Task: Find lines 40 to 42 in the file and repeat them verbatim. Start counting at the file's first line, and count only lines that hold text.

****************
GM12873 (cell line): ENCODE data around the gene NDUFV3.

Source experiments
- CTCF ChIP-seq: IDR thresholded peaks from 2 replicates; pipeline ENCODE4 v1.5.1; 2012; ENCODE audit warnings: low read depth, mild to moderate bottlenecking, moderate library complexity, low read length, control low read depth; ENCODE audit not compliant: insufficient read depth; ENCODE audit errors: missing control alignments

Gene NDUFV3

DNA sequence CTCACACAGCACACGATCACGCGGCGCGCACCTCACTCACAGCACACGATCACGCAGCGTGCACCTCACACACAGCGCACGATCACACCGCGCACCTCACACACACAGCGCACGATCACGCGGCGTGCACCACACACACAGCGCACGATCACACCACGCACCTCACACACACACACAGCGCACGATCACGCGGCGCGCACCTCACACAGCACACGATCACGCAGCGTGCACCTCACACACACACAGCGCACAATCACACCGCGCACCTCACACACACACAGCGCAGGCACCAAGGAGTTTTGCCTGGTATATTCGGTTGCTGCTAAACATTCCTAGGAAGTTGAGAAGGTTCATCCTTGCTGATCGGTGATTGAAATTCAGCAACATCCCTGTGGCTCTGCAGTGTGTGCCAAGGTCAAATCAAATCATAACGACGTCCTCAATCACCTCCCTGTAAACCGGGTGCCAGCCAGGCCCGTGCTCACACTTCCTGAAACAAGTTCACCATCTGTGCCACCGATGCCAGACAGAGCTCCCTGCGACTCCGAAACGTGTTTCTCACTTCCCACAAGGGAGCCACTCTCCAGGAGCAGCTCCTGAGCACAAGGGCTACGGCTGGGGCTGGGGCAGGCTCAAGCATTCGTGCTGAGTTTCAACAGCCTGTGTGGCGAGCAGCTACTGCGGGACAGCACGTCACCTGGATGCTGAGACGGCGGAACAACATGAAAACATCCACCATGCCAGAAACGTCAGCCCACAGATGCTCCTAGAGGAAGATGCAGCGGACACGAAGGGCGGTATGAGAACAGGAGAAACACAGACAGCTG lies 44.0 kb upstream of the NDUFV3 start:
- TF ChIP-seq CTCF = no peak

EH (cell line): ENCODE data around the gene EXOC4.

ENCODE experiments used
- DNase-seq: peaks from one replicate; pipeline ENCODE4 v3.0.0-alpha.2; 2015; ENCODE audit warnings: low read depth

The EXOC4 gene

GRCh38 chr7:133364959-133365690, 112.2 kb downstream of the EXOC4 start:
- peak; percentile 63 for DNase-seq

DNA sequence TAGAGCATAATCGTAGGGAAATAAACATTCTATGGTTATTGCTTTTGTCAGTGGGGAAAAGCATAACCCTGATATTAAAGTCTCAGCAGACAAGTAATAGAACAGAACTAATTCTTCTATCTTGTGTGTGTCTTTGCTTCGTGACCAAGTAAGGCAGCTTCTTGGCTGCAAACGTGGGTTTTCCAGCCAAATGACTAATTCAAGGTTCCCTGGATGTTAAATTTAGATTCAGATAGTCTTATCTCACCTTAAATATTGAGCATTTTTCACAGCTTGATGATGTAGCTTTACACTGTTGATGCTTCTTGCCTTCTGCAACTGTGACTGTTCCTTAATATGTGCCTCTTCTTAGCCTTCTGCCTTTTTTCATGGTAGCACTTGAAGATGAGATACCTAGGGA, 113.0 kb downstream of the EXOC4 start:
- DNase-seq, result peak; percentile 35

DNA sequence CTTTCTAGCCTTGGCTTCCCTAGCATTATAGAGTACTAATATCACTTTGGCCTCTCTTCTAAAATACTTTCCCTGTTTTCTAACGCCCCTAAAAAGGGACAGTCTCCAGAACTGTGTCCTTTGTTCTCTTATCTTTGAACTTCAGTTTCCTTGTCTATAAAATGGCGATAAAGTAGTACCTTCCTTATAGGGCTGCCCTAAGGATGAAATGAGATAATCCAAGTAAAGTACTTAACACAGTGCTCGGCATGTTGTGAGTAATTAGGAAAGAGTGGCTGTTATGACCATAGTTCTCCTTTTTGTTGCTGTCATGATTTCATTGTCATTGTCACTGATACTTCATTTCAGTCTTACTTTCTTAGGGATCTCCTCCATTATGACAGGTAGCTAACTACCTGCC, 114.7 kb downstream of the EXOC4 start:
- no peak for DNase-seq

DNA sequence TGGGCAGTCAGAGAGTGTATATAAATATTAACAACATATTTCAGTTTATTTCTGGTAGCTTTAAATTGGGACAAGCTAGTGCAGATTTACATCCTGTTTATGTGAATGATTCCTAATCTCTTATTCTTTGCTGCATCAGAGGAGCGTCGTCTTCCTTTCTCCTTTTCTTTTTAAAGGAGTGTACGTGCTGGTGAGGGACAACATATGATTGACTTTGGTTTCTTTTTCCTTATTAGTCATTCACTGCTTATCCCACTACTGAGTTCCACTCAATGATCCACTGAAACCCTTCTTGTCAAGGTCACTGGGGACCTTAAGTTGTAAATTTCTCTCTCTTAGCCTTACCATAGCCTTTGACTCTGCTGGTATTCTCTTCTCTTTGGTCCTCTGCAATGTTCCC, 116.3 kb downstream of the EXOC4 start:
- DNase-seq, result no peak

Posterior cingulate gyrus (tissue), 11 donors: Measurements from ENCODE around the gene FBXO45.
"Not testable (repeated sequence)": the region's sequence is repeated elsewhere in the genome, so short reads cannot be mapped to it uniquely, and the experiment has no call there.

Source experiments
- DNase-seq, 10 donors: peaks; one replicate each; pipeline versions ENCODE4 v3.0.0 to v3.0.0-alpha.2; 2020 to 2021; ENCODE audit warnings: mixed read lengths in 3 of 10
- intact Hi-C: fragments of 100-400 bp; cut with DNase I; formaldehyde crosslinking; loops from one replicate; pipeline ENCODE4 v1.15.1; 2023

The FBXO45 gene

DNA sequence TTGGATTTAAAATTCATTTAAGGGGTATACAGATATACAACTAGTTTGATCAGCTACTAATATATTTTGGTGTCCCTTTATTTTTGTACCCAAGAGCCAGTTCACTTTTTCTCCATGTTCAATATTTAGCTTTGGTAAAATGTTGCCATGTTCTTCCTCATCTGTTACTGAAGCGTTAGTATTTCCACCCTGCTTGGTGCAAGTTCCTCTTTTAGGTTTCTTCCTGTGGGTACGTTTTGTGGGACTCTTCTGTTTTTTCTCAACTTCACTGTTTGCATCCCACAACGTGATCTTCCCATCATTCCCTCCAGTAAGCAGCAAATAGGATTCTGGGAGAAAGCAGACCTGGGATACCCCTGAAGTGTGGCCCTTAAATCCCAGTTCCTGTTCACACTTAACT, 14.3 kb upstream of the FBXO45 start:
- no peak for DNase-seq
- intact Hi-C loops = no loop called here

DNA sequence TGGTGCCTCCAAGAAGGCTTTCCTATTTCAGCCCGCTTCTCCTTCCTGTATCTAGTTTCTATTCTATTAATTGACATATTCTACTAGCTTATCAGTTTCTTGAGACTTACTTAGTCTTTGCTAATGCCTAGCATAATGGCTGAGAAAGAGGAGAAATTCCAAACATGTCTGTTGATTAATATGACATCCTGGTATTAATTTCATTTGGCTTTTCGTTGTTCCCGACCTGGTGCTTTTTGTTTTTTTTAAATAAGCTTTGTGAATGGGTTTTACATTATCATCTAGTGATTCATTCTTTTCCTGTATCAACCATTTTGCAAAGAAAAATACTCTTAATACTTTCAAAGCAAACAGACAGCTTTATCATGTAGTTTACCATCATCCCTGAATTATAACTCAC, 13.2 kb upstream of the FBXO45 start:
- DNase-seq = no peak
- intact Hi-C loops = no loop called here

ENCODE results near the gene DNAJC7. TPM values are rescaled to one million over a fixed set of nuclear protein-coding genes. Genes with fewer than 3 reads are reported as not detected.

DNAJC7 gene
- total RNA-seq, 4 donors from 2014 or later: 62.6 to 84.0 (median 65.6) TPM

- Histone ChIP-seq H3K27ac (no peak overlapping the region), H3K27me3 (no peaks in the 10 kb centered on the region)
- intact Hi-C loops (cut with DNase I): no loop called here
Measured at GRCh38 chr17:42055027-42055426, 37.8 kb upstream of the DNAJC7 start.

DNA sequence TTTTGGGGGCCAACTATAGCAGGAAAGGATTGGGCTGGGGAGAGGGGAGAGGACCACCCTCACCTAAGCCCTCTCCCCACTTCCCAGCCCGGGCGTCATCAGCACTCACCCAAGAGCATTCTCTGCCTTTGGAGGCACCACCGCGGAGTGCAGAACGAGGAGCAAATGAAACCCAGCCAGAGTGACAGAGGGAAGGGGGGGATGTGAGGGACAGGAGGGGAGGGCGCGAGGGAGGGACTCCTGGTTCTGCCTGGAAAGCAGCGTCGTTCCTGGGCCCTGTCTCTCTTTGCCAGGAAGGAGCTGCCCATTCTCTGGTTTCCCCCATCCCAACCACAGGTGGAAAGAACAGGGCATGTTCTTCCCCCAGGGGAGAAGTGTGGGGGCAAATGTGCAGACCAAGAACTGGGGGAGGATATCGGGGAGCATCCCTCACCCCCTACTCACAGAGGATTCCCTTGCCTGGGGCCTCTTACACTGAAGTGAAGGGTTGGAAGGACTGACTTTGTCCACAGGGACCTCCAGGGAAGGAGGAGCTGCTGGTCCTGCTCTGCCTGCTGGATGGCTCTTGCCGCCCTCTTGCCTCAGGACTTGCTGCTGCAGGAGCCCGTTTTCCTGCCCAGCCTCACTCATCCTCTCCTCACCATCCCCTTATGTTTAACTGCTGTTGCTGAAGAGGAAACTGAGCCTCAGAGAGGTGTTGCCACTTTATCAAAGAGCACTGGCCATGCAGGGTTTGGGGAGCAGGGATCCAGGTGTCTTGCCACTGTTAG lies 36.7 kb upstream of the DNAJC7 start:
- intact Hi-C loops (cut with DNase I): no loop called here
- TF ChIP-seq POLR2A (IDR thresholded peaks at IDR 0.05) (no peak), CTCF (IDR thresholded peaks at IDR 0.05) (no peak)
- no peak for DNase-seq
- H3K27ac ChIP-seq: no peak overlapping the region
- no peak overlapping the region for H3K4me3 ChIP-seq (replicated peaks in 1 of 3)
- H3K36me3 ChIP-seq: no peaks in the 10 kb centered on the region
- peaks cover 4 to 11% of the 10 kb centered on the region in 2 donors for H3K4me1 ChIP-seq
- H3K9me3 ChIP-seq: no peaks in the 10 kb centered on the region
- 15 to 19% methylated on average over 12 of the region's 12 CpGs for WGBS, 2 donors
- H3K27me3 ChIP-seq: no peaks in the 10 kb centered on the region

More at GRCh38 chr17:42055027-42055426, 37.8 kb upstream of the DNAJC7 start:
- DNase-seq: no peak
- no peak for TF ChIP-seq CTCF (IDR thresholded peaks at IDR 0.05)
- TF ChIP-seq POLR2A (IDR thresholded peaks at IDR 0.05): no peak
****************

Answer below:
- no peak for DNase-seq
- H3K27ac ChIP-seq: no peak overlapping the region
- no peak overlapping the region for H3K4me3 ChIP-seq (replicated peaks in 1 of 3)